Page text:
When I first encountered Billy Liar in the early 1970s, I’d never heard of it. I’d somehow acquired a 16mm panned-and-scanned print, and was intrigued by both the title and cast. I certainly knew who Julie Christie was, and I vaguely remembered Tom Courtenay in The Loneliness of the Long Distance Runner, so I ran it. I then ran it a second time. And then again and again, until I fell in love with it.
At first I was puzzled. I couldn’t understand the strange accents (this, mind you, was decades before the films of Ken Loach and Mike Leigh made us accustomed to odd English accents). But the more I ran it, and the more I understood the dialogue, I discovered that the movie was not only very, very funny (in a strange, English sort of way) but that I could also identify with the adolescent yearnings of the title character. Decades later, I’d discover that I wasn’t the only one.
When Keith Waterhouse’s comic novel Billy Liar was first published in 1959, rave reviews compared it favorably to Kingsley Amis’ Lucky Jim, Colin MacInnes’s Absolute Beginners, Salinger’s Catcher in the Rye, and other “youth cult novels.” Waterhouse, a 30-year-old newspaperman from the northern English city of Leeds, soon found himself among the new breed of northern working class writers—John Osborne (Look Back in Anger), John Braine (Room at the Top), Alan Sillitoe (Saturday Night and Sunday Morning), and other “angry young men” (a label they all loathed). Their work in the late ’50s revolutionized British literature and theater, and provided fodder for the New Wave of British cinema in the early ’60s, a movement led by such young directors as Tony Richardson, Karel Reisz, Lindsay Anderson, and John Schlesinger.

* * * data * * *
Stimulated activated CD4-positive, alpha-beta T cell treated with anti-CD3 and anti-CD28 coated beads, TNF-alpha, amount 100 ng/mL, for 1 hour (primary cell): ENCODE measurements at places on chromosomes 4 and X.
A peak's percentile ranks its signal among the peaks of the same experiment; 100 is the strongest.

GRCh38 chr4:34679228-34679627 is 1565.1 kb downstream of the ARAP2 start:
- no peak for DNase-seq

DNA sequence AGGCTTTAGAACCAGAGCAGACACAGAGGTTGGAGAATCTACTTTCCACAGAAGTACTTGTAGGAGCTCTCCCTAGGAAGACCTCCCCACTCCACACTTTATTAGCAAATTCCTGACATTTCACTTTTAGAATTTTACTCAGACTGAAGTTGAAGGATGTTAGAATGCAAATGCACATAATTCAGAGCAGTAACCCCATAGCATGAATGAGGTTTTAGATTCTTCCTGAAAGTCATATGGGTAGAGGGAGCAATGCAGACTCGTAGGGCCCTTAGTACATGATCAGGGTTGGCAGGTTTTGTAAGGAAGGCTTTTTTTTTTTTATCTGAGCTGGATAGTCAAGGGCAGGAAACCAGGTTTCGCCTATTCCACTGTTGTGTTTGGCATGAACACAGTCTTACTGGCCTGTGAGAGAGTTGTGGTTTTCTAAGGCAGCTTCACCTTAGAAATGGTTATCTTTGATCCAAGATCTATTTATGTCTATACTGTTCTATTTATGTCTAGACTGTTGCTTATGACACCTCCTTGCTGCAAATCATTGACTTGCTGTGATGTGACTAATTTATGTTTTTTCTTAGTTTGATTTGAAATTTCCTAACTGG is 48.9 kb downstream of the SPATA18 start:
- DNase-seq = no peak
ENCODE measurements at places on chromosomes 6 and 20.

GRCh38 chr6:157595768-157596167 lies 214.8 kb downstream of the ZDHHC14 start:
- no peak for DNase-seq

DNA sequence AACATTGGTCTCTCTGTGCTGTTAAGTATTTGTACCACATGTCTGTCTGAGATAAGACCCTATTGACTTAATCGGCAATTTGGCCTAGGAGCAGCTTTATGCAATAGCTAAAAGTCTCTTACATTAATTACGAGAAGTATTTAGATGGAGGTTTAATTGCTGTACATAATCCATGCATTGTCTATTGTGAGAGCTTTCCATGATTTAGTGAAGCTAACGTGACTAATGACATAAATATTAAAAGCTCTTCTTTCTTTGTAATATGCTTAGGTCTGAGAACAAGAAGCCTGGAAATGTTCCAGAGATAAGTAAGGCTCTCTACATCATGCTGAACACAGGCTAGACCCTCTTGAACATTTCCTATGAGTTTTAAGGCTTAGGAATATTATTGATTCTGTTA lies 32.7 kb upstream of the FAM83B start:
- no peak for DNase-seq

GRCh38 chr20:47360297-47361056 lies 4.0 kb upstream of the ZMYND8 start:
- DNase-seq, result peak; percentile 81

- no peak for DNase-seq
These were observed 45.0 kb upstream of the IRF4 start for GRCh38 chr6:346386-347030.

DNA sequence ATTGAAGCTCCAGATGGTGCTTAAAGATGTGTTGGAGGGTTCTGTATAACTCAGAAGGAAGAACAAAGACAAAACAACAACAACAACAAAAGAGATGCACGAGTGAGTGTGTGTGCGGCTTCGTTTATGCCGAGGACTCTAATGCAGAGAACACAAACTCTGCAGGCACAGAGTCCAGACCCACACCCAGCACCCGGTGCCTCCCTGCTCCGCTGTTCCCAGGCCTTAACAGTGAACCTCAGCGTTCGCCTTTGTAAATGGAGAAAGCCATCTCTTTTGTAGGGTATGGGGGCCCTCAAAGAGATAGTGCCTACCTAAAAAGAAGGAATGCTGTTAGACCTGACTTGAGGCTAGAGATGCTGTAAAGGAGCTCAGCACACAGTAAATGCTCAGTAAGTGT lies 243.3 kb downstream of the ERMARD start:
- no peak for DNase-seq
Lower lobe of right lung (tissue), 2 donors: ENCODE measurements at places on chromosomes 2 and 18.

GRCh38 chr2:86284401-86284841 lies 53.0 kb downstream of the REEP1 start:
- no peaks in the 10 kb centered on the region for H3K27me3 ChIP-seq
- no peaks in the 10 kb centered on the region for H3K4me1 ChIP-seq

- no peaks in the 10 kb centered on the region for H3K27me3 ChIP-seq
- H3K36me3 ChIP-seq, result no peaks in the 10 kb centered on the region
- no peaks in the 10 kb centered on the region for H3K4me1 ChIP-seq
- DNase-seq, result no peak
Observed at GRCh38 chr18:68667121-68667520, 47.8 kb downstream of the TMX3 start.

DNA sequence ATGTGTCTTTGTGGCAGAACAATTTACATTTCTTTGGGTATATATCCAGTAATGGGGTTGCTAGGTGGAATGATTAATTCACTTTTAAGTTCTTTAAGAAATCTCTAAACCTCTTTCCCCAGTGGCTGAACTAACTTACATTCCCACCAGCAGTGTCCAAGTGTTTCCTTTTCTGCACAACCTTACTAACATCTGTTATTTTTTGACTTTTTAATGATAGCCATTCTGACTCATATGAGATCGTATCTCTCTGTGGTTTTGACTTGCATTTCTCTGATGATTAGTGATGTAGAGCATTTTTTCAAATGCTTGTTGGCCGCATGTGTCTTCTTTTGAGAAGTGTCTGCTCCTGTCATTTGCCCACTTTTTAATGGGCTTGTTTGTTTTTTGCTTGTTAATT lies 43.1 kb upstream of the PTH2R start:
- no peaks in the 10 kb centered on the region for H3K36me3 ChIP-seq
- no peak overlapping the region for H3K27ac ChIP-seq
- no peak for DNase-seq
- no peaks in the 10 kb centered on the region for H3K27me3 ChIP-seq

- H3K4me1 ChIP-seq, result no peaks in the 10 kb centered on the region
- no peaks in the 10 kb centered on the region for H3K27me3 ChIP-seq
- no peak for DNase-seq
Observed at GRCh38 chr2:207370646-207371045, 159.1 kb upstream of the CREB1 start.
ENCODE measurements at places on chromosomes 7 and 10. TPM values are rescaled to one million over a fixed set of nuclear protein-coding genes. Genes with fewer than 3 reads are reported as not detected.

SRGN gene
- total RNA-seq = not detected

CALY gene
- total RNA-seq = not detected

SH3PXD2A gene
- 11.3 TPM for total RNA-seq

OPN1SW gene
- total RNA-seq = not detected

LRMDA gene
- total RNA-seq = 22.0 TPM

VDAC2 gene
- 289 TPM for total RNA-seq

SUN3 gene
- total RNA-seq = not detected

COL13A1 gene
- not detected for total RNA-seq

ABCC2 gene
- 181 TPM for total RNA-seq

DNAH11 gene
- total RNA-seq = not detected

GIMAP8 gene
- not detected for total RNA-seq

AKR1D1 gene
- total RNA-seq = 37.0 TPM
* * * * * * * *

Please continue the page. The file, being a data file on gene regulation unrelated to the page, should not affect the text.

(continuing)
Soon after his book’s publication, Waterhouse teamed with playwright Willis Hall, an old school chum from Leeds, to adapt Billy for the stage. The team thought a rising young actor named Albert Finney would be ideal for the title role, but Finney was then being offered the lead in David Lean’s Lawrence of Arabia. After much hemming and hawing, Finney decided to turn Lean down to play Billy on stage.